Like any technology, infrared thermography (IRT) has many myths and applications . Over 14 years the questions from the building surveying professionals have been wide and varied. We are keen to educate and inform you about the benefits of IRT. Here we look at the myths and applications.
Infrared Myth 1: You can see through clothes with an infrared camera.
The answer is simple: No. I am never sure why this is one of the most common questions, but it is. Whilst Infrared cannot see THROUGH anything, it can see the effects caused on the surface. For example, we can see the shape of your shoulders where they touch your cotton shirt – that energy is readily transmitted and emitted through the cotton. Pop on a super insulative jacket and these shoulders will disappear from thermal view.
The same goes for defects in a house or commercial building. A well insulated building looks uniformly the same colour. However, where the heat can escape to the outside or warm the external façade, hey presto, we can see that energy.
Infrared Myth 2: You can see people getting undressed at home with an infrared camera.
Again, a straight No. This is another frequent question we are asked when we are surveying large volumes of homes for local authorities and housing associations. Rightly so. Due to the very nature of social housing provision, residents may be vulnerable or elderly. Someone standing outside a house taking pictures at night will look odd and alarm the residents. It is only natural to assume that infrared thermal cameras could see through glass, like normal cameras can. But infrared thermal cameras are not the same as normal ones. Like ultra violet (UV), infrared can’t pass through glass. Infrared can pass through some plastics however, but not glass. By the way, UV cannot pass through glass either, so there is no point sun bathing in your office with your windows shut!
Infrared Myth 3: Infrared cameras beam out harmful infrared rays.
No. Often people assume the cameras are harmful, but in reality they are the same as any other camera. They merely absorb radiated energy from objects and turn that energy into an image. The cameras themselves are 100% safe.
Infrared Myth 4: With infrared cameras prices coming down, it is cheaper (and easier) to become a surveyor.
No. Whilst cameras are indeed much cheaper than they were, that cheap equipment will not make you a decent surveyor. Just like buying a voltmeter doesn’t make you an electrician. Nor a saw a carpenter. Over the last 20 years camera prices have fallen from well over £200,000 to well under £1,000 for entry level equipment. Amazing! The technology in them is more powerful and usable. The good news is that many more people have access to this amazing technology. The downside is that many more people have access to this amazing technology. We have seen people buy cameras and survey under the wrong conditions. However, we have also seen people invest in good cameras and survey the right conditions, but mis-diagnose the problem because they didn’t understand building physics or the thermo-dynamics at play.
Infrared Myth 5: Thermal images can’t be manipulated.
Yes they can. Infrared cameras are digital nowadays and thermal images very easy to change. Within seconds, a good roof can be made to look awful and vice-versa. We have written about this many times before. Analysis really must be undertaken by someone impartial who knows what they are doing. Finding skilled people who can interpret the images correctly, survey professionally and write meaningful reports quickly in plain English is a challenge. When it is time to appoint your infrared surveying company, make sure you conduct thorough research.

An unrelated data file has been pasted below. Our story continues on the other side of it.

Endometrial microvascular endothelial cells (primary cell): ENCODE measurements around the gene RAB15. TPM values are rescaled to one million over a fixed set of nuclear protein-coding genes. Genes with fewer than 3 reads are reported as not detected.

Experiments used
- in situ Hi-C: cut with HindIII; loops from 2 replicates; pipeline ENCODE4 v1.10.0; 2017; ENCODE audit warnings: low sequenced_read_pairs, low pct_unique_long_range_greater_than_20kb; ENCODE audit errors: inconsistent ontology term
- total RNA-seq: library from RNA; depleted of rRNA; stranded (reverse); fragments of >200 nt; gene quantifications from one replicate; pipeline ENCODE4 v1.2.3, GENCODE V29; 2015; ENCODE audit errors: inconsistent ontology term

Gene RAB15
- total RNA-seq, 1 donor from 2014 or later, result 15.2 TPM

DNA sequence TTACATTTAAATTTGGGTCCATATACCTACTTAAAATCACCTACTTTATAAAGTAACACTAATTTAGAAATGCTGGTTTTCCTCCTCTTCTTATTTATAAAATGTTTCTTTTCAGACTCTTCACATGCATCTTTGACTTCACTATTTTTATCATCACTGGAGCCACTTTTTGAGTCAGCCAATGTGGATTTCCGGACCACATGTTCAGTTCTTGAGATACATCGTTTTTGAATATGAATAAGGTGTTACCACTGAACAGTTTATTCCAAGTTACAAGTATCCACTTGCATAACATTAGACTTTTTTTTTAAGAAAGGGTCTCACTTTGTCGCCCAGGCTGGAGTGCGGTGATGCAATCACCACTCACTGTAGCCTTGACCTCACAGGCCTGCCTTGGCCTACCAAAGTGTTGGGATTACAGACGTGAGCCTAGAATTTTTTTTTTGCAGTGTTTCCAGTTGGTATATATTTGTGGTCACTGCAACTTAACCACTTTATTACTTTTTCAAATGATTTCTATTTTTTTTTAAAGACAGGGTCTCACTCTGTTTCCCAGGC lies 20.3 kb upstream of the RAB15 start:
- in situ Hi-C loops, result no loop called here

So, with the myths out of the way, what can you see with a decent infrared camera for building surveying? Let’s start at the top of a building and work our way down.
Building surveying with IRT: Roofs
Again, we have written extensively about the exceptional value of infrared surveying for leak detection and establishing the right time to refurbish a roof. IRT can literally show you the extent of moisture trapped within your roof. It can help show you where leaks originate, where they track, how and where they enter the fabric and the extent of the damage caused en route to the ingress point. An essential tool if you are putting together a dilapidation report for your client.
Building surveying with IRT: Walls
Gaps in cladding, wet insulation, badly fitted windows, ingress, dampness, mould growth, delamination, voids, condensation, airtightness are all building defects we can identify with infrared. As long as it affects the temperature, we can photograph it.
Building surveying with IRT: Cavities
Missing cavities, wet cavities or voids in the walls can be seen with infrared. If you have housing stock that was flooded for example, IRT can show you wet cavities, extent of damage to plasterwork beyond what the naked eye would reveal and also show you where any render has debonded from the fabric. Invaluable information BEFORE you repair the damage. Leave that wet insulation in the cavity and within a matter of months the damp will be back and you will end up spending twice.
Building surveying with IRT: Floors
Failed damp proof membranes (DPM), trapped moisture below concrete, wet timbers, gaps in insulation, pipework below, underfloor heating pipes, any inconsistencies in temperature are easily seen and measured with infrared thermal imaging.
These are the basic applications of infrared thermography. Its most advanced and exciting application, particularly useful for housing associations and local authorities, is the quantification of thermal images and exploitation of the data taken from the images to develop targeted energy efficiency programmes.
Are you starting an energy efficiency programme and need to make data-driven decisions to make the most of your budget? Do contact us by clicking on the button below.